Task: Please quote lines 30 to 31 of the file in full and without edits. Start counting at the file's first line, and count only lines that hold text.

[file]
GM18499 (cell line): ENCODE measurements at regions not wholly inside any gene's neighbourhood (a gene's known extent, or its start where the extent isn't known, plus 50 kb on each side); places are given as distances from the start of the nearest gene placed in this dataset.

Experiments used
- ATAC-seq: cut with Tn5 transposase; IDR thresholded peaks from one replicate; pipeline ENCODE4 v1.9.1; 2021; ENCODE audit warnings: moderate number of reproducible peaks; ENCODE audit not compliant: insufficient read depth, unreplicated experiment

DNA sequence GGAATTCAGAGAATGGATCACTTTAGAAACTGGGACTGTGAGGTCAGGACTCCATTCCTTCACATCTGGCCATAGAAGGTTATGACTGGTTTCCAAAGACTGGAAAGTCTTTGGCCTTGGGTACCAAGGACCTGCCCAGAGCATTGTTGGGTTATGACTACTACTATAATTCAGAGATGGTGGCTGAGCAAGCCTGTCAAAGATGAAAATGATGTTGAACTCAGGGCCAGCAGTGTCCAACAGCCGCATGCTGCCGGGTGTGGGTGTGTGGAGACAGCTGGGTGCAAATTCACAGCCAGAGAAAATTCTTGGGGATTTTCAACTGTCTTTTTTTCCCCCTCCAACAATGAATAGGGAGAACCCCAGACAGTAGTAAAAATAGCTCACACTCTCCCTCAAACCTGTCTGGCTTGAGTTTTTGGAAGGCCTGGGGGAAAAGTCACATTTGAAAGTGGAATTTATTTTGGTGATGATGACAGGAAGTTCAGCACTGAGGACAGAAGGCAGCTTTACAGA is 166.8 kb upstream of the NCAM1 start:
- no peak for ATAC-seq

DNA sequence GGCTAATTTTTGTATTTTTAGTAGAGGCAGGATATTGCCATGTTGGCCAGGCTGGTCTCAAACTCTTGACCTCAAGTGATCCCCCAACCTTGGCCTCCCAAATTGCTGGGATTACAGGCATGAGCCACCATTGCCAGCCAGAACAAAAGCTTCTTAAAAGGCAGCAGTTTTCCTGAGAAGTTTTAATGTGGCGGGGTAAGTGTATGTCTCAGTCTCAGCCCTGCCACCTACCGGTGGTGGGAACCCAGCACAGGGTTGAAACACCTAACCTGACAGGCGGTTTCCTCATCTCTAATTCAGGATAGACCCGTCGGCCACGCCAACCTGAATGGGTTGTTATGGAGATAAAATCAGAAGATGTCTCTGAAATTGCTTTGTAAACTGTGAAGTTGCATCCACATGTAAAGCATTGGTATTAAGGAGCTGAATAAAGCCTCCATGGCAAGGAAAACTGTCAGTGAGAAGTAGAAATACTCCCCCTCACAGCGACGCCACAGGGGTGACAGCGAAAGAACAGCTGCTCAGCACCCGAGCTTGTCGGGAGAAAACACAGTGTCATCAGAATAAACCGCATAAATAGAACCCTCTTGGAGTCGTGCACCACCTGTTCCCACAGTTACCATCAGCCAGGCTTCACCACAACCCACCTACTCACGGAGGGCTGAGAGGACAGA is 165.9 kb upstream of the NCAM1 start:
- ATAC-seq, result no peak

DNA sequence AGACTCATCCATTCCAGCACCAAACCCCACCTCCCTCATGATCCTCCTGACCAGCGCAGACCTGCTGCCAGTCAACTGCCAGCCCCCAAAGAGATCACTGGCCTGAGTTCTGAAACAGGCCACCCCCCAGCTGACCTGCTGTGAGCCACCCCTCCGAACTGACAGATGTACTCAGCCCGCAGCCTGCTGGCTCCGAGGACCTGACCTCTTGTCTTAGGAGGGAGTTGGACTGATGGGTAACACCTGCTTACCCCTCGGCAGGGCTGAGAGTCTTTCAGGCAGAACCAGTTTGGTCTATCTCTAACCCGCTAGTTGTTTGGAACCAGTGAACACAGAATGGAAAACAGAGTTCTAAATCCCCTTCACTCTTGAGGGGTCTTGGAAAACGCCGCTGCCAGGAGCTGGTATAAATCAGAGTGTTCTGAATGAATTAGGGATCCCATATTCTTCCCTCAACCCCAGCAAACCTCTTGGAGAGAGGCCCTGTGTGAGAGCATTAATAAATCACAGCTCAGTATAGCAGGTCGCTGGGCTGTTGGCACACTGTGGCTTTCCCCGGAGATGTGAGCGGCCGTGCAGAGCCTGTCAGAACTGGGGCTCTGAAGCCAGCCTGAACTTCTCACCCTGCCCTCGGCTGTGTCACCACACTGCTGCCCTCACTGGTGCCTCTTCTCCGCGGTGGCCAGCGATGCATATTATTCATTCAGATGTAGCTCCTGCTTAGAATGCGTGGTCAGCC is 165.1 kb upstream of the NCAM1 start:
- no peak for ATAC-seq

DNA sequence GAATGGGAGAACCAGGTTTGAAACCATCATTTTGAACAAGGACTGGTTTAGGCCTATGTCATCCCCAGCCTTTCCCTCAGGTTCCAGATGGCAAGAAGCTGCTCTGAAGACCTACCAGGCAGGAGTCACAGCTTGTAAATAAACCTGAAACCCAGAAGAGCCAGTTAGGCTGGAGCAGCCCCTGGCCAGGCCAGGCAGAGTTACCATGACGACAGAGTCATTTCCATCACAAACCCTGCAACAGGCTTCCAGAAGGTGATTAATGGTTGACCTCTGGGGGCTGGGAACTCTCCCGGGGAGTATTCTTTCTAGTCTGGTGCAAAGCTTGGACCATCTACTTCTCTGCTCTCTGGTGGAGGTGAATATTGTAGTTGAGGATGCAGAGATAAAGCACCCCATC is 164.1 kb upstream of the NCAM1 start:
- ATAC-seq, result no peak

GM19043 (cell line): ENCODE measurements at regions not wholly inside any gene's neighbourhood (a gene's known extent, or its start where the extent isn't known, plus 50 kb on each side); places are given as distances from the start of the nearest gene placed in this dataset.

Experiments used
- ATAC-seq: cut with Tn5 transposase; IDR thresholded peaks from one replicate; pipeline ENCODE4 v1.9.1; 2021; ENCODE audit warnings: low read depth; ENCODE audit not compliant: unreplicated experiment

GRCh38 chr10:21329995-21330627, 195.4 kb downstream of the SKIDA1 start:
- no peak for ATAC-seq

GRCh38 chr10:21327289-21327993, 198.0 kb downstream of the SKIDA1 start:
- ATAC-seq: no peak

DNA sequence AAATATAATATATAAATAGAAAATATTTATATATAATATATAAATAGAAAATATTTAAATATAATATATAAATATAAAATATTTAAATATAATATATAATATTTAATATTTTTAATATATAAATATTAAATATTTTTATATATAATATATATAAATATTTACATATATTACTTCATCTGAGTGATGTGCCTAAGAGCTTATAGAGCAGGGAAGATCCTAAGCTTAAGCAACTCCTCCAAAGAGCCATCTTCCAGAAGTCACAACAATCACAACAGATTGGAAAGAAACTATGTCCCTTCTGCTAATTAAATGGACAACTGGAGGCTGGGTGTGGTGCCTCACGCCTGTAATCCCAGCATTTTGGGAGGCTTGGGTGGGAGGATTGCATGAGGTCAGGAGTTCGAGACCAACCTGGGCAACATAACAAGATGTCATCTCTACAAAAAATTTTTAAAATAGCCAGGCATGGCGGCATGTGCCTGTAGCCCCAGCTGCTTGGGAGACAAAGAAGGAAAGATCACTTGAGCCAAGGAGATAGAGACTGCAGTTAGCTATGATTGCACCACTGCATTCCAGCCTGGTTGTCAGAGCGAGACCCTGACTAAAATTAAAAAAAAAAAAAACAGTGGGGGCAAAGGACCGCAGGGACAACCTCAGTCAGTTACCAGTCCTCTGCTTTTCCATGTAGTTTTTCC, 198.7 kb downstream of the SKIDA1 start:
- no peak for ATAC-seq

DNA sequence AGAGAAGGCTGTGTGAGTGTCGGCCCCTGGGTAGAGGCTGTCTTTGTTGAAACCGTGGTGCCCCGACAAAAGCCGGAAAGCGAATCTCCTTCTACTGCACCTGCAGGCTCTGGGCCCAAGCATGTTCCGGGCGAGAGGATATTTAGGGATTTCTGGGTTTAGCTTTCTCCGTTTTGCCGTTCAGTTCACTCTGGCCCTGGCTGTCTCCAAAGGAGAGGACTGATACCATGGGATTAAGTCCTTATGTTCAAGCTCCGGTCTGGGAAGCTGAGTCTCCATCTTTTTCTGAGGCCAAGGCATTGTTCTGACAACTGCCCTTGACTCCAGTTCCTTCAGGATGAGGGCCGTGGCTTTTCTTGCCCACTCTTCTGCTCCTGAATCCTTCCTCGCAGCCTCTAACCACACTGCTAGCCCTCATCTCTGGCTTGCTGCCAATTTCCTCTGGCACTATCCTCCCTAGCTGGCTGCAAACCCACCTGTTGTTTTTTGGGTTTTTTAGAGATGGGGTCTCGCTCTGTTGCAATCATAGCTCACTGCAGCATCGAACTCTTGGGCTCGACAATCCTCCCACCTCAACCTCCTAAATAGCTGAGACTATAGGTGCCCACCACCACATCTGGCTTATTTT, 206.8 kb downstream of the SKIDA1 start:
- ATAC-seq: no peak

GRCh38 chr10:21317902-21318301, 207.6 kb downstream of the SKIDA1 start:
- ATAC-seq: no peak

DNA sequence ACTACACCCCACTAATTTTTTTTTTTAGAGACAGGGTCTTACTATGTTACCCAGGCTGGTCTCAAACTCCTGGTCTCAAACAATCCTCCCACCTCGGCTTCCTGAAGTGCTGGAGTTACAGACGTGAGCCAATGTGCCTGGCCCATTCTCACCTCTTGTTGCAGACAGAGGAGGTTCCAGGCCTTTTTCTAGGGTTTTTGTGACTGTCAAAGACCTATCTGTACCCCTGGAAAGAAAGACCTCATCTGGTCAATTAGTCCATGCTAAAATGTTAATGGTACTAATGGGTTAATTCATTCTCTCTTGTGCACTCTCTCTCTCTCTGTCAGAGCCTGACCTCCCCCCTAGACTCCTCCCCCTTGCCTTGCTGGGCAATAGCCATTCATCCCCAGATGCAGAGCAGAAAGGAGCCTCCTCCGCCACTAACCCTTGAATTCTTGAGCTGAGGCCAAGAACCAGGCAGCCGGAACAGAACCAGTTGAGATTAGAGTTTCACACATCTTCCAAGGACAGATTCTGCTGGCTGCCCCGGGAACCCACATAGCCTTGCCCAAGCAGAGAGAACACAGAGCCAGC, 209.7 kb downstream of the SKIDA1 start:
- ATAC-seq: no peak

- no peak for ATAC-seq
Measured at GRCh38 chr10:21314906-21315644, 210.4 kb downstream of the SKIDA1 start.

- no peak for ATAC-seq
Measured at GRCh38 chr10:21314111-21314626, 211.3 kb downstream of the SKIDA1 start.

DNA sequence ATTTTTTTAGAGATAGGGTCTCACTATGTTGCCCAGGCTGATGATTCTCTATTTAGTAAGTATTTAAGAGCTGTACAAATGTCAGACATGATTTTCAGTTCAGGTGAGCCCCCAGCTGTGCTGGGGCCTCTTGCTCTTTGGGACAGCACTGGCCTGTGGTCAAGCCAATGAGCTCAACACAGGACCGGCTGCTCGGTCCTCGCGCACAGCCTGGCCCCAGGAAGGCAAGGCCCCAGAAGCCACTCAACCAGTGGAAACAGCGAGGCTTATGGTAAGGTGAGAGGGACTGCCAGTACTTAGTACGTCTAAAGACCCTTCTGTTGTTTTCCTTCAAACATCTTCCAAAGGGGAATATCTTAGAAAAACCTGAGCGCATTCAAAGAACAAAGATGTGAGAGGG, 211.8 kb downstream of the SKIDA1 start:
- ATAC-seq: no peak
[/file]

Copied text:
Measured at GRCh38 chr10:21314111-21314626, 211.3 kb downstream of the SKIDA1 start.

DNA sequence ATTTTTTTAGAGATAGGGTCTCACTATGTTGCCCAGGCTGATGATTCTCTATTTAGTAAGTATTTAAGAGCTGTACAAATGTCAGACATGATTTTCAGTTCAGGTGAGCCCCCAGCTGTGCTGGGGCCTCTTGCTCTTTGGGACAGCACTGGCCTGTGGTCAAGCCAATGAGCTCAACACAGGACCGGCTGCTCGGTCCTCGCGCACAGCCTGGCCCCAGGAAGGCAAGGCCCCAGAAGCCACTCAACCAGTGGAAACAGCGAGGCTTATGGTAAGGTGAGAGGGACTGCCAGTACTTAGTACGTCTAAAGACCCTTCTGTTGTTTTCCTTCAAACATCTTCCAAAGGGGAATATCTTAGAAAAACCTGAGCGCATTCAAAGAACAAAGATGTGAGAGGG, 211.8 kb downstream of the SKIDA1 start: